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This is literally the only thing my iron has been used for in the last two years. I’m pretty sure it just lives out in the shop now with the rest of my tools… I haven’t seen it for months.

Anyway, we added a few pieces of 1/4″ trim to the front of the chest, then attached the top with a few hinges, and here we are:

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Four hampers of laundry, hidden out of sight. Perfect along the foot of a bed, or if you’ve got a decently-long wall in your bedroom…

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Now, first of all, those hinges are not the appropriate size for this kind of thing. My memories are a little vague from a year ago, but I’m pretty sure the original hinges we bought didn’t work and we just scrounged for whatever I had laying around to get this thing finished, but in the long run you probably need a long piano hinge for the top. And we also definitely needed to add a chain (or other kind of hardware) to keep the lid from flipping too far back.

Also, we ran out of time to paint the chest over the weekend so Liz had to do that later, but the wood we used was definitely meant to be caulked and painted, not stained (hence some of the variation in wood tone and coloring in the pictures.)

So this isn’t a 100% complete photo, but really, the most fun and important part about this project wasn’t just that Liz doesn’t have to look at her dirty laundry all-day-every-day anymore… I mean, that’s awesome, but I also mentioned before how doing these low-pressure, quick, fun projects are such a mental (and sometimes physical) energy boost for me.

Sounds weird, I know, but this project actually got me into the “here’s how to build this type of thing quickly” mindset (instead of overthinking how to do each step, which had been my MO when it came to building cabinets in the past.) And, with the confidence from this build as my guide, in the two weeks following this “building day” I had some of my best on-the-fly building sessions out in my shop where I whipped up a couple of custom cabinets for my kitchen. (Something that would have taken me weeks of pondering before this project.)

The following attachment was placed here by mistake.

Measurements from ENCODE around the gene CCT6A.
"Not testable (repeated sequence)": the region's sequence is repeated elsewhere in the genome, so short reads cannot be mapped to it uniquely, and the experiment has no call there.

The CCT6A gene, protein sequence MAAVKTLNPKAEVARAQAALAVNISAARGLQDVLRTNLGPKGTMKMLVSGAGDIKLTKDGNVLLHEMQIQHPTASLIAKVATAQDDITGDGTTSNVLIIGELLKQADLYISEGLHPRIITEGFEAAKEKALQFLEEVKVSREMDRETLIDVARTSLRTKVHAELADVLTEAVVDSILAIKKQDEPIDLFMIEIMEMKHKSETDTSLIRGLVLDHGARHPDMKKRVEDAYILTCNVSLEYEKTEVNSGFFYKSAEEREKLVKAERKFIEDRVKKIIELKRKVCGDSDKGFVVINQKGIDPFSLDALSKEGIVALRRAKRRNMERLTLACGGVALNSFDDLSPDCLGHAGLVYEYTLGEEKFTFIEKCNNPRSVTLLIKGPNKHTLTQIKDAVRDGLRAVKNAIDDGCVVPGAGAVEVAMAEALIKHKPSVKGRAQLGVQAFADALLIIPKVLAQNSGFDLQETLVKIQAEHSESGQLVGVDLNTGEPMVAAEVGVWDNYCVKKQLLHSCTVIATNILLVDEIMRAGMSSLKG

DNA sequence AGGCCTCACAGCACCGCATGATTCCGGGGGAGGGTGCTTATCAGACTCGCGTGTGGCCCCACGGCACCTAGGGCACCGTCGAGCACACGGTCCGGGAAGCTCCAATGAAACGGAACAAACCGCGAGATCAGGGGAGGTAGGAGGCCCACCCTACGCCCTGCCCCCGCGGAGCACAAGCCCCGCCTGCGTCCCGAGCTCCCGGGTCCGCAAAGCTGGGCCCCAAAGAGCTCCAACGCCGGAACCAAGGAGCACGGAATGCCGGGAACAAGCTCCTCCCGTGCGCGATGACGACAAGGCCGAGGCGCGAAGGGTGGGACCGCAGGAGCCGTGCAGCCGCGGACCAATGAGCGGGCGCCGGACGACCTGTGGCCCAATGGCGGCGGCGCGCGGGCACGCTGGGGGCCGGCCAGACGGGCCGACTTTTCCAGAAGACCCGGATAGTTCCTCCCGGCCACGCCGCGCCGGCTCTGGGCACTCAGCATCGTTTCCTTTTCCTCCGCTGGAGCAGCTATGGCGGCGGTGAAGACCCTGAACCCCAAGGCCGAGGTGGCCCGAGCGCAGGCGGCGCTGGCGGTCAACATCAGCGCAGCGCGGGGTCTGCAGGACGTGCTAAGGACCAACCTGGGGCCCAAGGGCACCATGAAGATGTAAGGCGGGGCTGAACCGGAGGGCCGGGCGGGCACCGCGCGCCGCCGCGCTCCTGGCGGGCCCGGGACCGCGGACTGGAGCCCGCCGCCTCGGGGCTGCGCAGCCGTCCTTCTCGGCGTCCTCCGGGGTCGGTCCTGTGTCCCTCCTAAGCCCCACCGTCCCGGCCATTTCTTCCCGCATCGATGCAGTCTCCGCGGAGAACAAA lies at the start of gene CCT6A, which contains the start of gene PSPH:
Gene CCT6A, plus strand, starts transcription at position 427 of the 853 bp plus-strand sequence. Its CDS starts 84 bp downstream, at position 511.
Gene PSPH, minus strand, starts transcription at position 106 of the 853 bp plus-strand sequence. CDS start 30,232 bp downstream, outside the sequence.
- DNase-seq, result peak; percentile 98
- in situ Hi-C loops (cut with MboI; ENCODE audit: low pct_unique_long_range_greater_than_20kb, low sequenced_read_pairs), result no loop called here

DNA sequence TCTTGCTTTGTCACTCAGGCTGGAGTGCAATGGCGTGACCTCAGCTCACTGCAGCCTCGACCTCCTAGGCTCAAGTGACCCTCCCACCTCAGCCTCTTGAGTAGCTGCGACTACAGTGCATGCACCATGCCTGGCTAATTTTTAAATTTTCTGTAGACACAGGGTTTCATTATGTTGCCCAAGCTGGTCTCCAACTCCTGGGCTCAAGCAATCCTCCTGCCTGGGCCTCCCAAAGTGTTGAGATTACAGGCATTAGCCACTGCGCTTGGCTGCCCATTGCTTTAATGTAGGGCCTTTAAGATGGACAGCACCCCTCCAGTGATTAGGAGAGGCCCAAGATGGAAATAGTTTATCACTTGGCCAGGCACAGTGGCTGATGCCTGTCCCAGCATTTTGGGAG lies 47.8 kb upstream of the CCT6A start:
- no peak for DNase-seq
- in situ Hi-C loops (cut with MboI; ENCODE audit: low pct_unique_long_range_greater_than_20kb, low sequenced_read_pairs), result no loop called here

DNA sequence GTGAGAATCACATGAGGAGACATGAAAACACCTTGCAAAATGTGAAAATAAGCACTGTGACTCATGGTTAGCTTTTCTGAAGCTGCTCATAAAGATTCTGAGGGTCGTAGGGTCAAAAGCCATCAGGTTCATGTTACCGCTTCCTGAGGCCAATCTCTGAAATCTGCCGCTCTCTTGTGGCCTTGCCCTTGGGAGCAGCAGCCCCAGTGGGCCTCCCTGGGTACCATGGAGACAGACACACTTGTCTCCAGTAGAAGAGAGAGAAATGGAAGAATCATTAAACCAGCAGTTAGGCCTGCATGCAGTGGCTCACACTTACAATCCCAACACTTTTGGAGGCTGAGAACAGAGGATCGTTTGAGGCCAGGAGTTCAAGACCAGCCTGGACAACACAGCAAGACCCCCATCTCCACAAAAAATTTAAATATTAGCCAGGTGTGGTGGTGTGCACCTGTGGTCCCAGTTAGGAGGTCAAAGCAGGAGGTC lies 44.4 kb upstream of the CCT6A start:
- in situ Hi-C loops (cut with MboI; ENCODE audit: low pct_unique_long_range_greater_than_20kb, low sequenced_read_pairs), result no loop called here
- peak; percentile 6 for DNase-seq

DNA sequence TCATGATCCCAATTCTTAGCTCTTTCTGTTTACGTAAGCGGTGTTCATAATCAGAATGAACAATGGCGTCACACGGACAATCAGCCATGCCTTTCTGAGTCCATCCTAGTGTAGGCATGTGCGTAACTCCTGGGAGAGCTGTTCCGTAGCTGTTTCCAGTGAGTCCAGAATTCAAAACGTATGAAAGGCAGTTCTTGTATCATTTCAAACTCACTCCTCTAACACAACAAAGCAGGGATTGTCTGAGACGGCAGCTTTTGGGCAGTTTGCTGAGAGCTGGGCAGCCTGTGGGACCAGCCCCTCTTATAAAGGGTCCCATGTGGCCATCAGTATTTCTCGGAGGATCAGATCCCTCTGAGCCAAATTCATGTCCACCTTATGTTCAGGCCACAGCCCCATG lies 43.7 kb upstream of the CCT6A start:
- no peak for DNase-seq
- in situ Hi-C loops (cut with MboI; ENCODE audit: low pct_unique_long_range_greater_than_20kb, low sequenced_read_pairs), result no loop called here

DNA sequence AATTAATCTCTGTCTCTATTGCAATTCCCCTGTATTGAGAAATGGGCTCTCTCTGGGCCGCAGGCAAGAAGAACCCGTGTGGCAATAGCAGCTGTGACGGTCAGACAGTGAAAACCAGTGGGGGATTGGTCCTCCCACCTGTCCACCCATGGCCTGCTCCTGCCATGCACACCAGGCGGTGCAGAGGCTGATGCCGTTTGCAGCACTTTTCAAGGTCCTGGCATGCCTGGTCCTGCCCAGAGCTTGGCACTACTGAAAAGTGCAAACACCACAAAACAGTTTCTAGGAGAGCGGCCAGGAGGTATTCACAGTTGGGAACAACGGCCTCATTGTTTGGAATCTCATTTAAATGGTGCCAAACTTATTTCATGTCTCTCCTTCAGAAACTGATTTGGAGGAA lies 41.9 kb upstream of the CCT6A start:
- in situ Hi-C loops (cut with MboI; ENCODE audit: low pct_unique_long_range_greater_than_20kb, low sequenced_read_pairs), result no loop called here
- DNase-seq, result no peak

The more I look back at these things, the more I realize how many of my ah-ha moments come from this kind of building. It’s so much fun, low-pressure, and so energizing… I’m really hoping for another Building Day sometime this spring!

Kitchen Progress: The Hardest Cuts
Having Fun & Butcher Block
DIY diva

    Comments

  • Guerrina


    Lol … my “winging it” is more “Look what Kit/Ana/whoever built/did! I want!” and using whatever is available and handy to try to pull off with whatever substitutions necessary … occasionally 100% successful.

  • Alison


    being as 100% of my laundry consists of one category [black that goes through the washer with Woolite dark and then the dryer], what are the other 3 categories? i’m guessing one is whites, and one maybe is delicates? what is the 4th??? awesome chest, though! all my black laundry could fit in there in one giant rectangular laundry bin :P

    • Kit


      4th = drycleaning! ;)

      • Alison


        OHHHHHHHHHHHHHHHHH!!!!!!!!!!! i don’t buy anything that requires drycleaning :P

  • shannon


    I’m so glad I’m not the only one who never uses their iron for ironing clothes! I don’t buy stuff that has to be ironed. Or dry cleaned. If I had that bin for dry cleaning, those clothes would just live there forever.

    It’s great that doing little project recharges you and provides inspiration for the big projects!

  • Reenie


    Very kewel. :)

  • Kate


    I love projects I can start and finish in a single day.

  • Sophie


    This project is very interesting! Thanks for sharing this post!